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Last updated: January 16. 2014 11:27PM - 659 Views

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WILKES-BARRE TWP.


Lord & Taylor site to add 140 jobs


Following the acquisition of Saks Fifth Avenue, Hudson’s Bay Company — the Toronto corporation that owns Lord & Taylor — is expanding its Wilkes-Barre Township distribution and customer-service center to absorb Saks’ operations.


According to a press release, the company is to add 140 jobs at the Wilkes-Barre Township center along Highland Park Boulevard to handle the increased flow of product and customer concerns, jobs handled before at the Saks headquarters in Aberdeen, Md.


The Wilkes-Barre Township center is to serve as the hub for all Saks Fifth Avenue and Lord & Taylor customer service and online order fulfillment.


“It is always exciting to announce job creation,” HBC’s distribution and logistics Executive Vice President Bill Tracy said. “And HBC is proud to bring 140 new positions to Wilkes-Barre. With the addition of Saks Fifth Avenue and the tremendous growth of our e-commerce business, the Wilkes-Barre facility is vital to us meeting our customer demand.”


‘Natural’ Gatorade discontinued


PepsiCo has discontinued a line of Gatorade it marketed as “natural,” even as people increasingly look for foods and drinks that are positioned as such.


The Purchase, N.Y. company said in a statement that through “engagement with athletes on their fueling needs, we found that Gatorade Naturals and G2 Naturals did not resonate with this core consumer.”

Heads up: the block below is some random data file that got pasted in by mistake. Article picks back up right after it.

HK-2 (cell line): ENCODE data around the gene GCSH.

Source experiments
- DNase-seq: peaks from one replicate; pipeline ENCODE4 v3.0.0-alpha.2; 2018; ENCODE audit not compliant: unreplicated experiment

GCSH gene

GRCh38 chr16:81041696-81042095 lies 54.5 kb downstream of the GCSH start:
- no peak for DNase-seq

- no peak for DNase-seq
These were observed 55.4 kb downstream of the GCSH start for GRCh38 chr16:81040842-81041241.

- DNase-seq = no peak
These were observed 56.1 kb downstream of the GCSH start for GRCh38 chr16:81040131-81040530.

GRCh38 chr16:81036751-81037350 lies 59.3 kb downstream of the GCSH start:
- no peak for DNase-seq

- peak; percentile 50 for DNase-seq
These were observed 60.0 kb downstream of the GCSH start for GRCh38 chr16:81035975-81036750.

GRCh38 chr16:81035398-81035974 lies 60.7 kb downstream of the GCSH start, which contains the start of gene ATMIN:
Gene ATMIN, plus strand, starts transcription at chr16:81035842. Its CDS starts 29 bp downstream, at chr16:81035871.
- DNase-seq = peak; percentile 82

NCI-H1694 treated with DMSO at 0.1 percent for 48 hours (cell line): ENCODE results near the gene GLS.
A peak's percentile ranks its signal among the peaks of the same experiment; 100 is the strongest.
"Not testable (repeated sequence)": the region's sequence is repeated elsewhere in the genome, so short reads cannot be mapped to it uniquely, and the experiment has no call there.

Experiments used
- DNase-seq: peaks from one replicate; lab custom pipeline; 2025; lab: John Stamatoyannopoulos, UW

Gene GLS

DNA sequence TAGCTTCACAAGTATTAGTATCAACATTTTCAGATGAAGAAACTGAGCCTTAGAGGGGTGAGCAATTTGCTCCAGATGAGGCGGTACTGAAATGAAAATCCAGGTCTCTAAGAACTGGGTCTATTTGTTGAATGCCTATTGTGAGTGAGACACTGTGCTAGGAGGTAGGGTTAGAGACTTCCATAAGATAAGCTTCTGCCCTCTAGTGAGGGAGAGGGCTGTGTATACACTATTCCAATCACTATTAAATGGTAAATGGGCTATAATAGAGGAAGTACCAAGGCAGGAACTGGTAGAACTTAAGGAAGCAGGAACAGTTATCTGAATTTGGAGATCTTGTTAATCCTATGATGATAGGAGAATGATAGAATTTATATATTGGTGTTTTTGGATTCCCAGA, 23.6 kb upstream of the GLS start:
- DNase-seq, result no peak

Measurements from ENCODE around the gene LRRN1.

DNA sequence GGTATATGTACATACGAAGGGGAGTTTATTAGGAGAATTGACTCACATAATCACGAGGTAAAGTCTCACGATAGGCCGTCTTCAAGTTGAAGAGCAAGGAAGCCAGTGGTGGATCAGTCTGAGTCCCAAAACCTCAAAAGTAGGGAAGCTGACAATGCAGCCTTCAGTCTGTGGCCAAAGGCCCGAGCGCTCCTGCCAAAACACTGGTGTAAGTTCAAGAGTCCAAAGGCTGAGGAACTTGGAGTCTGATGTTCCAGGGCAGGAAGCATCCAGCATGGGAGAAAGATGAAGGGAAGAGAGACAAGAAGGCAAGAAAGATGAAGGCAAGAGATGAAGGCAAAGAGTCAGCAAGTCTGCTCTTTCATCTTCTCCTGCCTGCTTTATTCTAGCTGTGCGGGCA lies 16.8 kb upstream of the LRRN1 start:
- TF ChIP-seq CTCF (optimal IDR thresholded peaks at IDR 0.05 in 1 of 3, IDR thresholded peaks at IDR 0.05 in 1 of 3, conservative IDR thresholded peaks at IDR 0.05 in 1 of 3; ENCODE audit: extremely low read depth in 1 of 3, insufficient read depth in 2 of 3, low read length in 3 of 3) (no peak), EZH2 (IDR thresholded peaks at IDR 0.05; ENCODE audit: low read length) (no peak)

On its website, the company said the drinks provided the benefits of regular Gatorade while using ingredients like sea salt. The line had limited distribution in select Whole Foods and Kroger locations.


It’s not clear why PepsiCo didn’t invest more heavily in marketing Gatorade Naturals.


US homebuilder confidence dips


U.S. homebuilders lost a little confidence in the housing market this month but remain generally upbeat ahead of the spring home-selling next season.


The National Association of Home Builders/Wells Fargo builder sentiment index released Thursday dipped to 56. That’s down from December’s reading of 57, which was revised one point lower from its initial estimate.


Readings above 50 indicate more builders view sales conditions as good, rather than poor.


Builders’ view of current sales conditions for single-family homes, their outlook for sales over the next six months and traffic by prospective buyers each declined since December.


Even so, the overall index is nine points higher than a year ago, reflecting a stronger U.S. housing market.


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